By Blaine Carmichael, MPAS, PA-C, DFAAPA
One of the most widely used opioid analgesics, meperidine (Demerol) is rapidly falling out of favor. In spite of its FDA-labeled indication, there are many reasons why meperidine is not suitable for chronic pain. Repeated dosing with meperidine will cause an accumulation of the toxic metabolite normeperidine, especially of concern in patients with renal impairment. Normeperidine is a potent central nervous system irritant. Symptoms of normeperidine accumulation progress from irritability, to tremors and myoclonus, to generalized seizures. There is no benefit in using meperidine over other parenteral opioids for the treatment of common pain problems including biliary colic, pancreatitis, labor, and migraine.
IM injections of meperidine are painful and absorption is erratic. The oral dosage form should not be used due to high first pass liver metabolism and the ensuing increased concentration of normeperidine. Meperidine is seldom indicated for analgesia in children. It is inappropriate therapy for migraine headache. Do not use it in patients with renal insufficiency, untreated hypothyroidism, Addison's disease, benign prostatic hyperplasia, or urethral stricture. Meperidine should not be used for longer than 48 hours or at doses greater than 600 mg/24 hours in patients with normal renal function.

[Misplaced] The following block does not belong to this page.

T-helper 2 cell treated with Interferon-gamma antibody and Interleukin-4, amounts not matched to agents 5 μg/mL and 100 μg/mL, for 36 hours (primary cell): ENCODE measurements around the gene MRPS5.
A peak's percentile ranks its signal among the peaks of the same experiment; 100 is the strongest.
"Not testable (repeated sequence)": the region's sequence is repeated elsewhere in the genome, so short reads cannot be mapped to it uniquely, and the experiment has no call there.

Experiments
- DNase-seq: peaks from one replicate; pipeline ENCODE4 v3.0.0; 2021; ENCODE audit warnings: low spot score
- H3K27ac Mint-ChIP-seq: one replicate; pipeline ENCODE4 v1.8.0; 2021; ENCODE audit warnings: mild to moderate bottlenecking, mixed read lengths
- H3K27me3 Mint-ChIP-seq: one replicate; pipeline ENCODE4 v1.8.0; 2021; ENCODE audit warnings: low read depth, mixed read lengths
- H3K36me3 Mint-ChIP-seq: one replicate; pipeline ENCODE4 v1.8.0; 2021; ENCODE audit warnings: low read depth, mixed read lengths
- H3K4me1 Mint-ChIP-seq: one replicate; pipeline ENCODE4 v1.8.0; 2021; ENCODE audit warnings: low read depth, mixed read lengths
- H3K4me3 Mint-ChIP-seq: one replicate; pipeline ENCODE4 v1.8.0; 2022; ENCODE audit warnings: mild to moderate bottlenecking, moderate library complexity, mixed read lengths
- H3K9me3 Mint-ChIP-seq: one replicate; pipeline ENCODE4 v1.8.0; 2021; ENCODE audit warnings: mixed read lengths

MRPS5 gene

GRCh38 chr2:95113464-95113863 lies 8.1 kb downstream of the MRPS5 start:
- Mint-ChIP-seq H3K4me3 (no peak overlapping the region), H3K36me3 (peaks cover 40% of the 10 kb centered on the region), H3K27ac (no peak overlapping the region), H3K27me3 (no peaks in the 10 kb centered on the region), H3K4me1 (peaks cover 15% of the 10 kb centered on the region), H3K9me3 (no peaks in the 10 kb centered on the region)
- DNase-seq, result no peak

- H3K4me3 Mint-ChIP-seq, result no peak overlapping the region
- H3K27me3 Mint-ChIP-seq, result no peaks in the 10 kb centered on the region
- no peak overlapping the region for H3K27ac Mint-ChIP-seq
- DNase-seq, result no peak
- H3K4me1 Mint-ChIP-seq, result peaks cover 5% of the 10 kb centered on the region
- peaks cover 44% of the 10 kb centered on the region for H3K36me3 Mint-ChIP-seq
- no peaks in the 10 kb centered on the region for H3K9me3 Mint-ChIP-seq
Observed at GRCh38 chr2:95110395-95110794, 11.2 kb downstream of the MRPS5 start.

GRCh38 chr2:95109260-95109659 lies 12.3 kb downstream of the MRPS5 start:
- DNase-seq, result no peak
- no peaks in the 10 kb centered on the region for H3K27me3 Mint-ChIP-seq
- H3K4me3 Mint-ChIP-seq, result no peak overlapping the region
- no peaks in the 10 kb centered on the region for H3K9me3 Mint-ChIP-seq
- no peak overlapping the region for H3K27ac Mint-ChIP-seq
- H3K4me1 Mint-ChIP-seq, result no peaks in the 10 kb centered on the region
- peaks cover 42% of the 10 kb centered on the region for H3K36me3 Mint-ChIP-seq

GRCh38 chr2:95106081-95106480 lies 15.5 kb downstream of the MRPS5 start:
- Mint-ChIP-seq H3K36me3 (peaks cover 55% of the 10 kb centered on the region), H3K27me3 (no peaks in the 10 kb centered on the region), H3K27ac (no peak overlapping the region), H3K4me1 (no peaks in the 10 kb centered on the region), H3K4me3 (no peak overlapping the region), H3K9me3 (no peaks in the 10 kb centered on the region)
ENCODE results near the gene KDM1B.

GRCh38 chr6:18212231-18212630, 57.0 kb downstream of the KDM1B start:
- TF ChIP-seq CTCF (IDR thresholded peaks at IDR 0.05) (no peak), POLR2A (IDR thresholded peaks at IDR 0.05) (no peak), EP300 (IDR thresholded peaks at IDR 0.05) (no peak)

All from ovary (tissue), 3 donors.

What are the side effects of meperidine? It can cause anxiety, fluctuations in awareness levels, hallucinations, agitation, delusions, disorientation, restlessness, bizarre feelings (eg, feeling frightened), seizures, diaphoresis, shakiness, myoclonic jerks, nervousness, tremors, and confusion.
In cases of normeperidine neurotoxicity, naloxone should not be used. Naloxone is effective in reversing episodes of nonseizure apnea induced by meperidine.
Use with extreme caution in patients with pre-existing convulsive disorders, and in patients receiving drugs that are known to predispose them to seizures (e.g., imipenem).
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